House gives boost to third Chicago-area airport
(Arlington Heights Daily Herald © 05/31/2013) SPRINGFIELD — The Illinois House has passed a measure that will allow for the construction and operation of a third Chicago-area airport. The legislation approved Thursday allows the Illinois Department of Transportation to enter into a public-private partnership to develop the South Suburban Airport in Peotone. Gov. Pat Quinn calls the House vote a breakthrough.
House OKs bill to regulate fracking
(Arlington Heights Daily Herald © 05/31/2013) The Illinois House overwhelmingly approved a plan Thursday that would regulate high-volume oil and gas drilling in the state, hoping to kick-start an industry that proponents say could bring thousands of jobs to economically struggling southern Illinois. The measure passed 108-9 and headed to the Senate, where it was expected to pass.
Rutherford to announce gubernatorial bid this weekend
(Arlington Heights Daily Herald © 05/31/2013) State Treasurer Dan Rutherford says he’ll announce this weekend that he’s seeking the Republican nomination for Illinois governor. He told The Associated Press on Thursday that he’ll make it official Sunday. That’s when he launches a three-day tour with stops including Chicago, Pontiac, Springfield and Rockford.
Lawmakers vote to lower mandatory school age to 6 from 7
(Chicago Tribune © 05/31/2013)
Illinois children would have to be in school at age 6 instead of 7 starting in September 2014 under a bill that cleared the legislature Thursday in Springfield, giving education officials a tool to fight a truancy crisis that reaches into the earliest grades. If signed by Gov. Pat Quinn, who said he supports the measure, the law would put Illinois on par with the majority of states.
Teacher contract teams to meet
(Danville Commercial-News © 05/31/2013) DANVILLE — The Danville School District 118’s negotiating teams and the Danville Education Association plan to sit down with a federal mediator Saturday morning to continue hammering out contracts for the district’s teachers, secretaries and learning resource clerks.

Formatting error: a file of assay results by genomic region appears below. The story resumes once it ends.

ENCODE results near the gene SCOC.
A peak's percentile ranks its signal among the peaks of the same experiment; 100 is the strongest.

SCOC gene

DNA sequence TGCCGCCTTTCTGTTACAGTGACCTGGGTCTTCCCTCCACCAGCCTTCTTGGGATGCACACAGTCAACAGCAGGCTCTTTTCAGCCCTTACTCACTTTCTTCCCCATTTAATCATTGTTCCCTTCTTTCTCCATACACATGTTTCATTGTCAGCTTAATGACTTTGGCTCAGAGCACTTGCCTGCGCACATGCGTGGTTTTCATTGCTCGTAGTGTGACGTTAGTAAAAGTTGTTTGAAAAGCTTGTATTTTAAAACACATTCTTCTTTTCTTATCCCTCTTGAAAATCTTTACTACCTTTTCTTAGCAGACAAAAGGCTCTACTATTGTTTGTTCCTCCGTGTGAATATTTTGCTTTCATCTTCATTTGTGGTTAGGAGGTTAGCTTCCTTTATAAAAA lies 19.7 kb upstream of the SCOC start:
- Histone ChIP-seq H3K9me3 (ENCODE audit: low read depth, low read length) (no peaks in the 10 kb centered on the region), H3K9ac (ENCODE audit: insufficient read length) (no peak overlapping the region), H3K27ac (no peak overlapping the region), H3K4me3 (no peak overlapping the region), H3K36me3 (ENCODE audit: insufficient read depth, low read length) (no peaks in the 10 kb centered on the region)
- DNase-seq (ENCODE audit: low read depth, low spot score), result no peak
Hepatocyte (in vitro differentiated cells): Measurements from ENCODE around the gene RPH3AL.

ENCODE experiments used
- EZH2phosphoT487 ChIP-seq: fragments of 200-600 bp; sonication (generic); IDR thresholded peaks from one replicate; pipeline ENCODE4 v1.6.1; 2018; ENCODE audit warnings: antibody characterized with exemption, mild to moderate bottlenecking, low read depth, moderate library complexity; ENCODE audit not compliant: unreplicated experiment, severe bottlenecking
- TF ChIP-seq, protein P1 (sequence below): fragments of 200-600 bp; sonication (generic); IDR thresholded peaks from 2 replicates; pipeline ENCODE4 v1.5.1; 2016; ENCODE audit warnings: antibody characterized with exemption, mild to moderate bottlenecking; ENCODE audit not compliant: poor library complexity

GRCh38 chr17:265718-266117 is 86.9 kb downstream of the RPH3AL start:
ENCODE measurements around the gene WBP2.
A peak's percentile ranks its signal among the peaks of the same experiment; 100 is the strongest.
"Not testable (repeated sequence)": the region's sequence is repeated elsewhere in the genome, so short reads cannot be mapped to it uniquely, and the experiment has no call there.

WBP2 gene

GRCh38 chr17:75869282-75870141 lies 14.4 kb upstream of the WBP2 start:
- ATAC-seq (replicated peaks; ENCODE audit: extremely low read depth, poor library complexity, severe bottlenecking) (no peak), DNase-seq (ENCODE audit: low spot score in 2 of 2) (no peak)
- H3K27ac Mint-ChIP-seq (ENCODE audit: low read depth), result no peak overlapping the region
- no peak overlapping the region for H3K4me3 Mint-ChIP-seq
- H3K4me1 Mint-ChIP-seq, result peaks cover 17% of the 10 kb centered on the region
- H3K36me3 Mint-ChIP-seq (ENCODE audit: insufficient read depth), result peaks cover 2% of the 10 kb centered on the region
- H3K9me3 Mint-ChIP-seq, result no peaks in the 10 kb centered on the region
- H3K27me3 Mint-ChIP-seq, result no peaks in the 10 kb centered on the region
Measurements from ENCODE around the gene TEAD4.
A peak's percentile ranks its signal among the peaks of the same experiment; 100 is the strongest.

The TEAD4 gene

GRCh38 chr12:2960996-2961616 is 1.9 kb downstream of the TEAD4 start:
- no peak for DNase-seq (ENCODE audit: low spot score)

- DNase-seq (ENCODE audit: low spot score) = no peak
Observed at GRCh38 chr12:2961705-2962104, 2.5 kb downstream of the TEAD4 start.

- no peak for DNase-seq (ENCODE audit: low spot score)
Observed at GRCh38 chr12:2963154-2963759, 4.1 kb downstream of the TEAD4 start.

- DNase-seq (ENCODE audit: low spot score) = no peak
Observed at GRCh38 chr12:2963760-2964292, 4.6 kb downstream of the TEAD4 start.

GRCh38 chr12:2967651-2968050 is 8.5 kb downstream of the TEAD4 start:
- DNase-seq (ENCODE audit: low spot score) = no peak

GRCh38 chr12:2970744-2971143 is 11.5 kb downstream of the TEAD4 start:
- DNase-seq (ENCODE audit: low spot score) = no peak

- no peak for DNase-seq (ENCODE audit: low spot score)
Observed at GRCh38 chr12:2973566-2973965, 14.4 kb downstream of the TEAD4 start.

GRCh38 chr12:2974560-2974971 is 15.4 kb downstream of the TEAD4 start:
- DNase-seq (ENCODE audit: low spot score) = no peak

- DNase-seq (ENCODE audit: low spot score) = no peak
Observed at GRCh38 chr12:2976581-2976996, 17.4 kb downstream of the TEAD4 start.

Batavia School District approves amended budget with larger surplus
(Geneva Kane County Chronicle © 05/31/2013) BATAVIA – Batavia School District 101’s operating fund budget for 2012-13 will have a slightly bigger surplus than originally anticipated. Batavia School Board members on Tuesday approved an amended budget that shows a surplus of $120,000 in the operating fund, which includes the education fund, the operations and maintenance fund, the transportation fund and the working
Michelle Rhee talks education at Mackinac: ‘We are facing crisis as nation’
(Detroit Free Press © 05/31/2013) MACKINAC ISLAND — At a time when the nation is spending a record amount of money on public education, the results in student achievement are disappointing at best, said education reformer Michelle Rhee Thursday at the Detroit Regional Chamber’s Mackinac Policy Conference. “We are facing a crisis as a nation,” she said. “The children who are in school today will be the first generation
School District education union looks to split from parent organizations
(Las Vegas Review Journal © 05/31/2013) Not even an air horn could squelch the angry chant of “no” that spread among hundreds of Clark County School District support staff members who were asked to consider cutting ties to their parent unions Thursday. “This was sprung on us for a reason, to railroad it through,” said 15-year school janitor John Bailey,
A condominium association representing residents of a high-rise across the river has sued the city of Chicago, alleging that the process by which it approved the three-tower plan was unconstitutional. Read Crain’s story
Who’s made this year’s annual list of the area’s 50 fastest-growing companies? Hear from the founder of the No. 1 company in this Crain’s video. Check back to see the whole list, available online and on Crain’s iPad app, tomorrow afternoon.
Crain’s Joe Cahill considers the theory being pushed by Exelon Corp. CEO Christopher Crane that new environmental regulations taking effect in 2015 will force coal-fired power plants to close, cutting electricity supply and lifting prices. Should shareholders buy it? Read Mr. Cahill’s take here.
MillerCoors is halting production of beer cans marked with the Puerto Rican flag after the idea did nothing but cause a stir. But now the New York attorney general’s office wants to know how the beer brand is using the popular National Puerto Rican Day Parade to market its suds, according to the New York Daily News.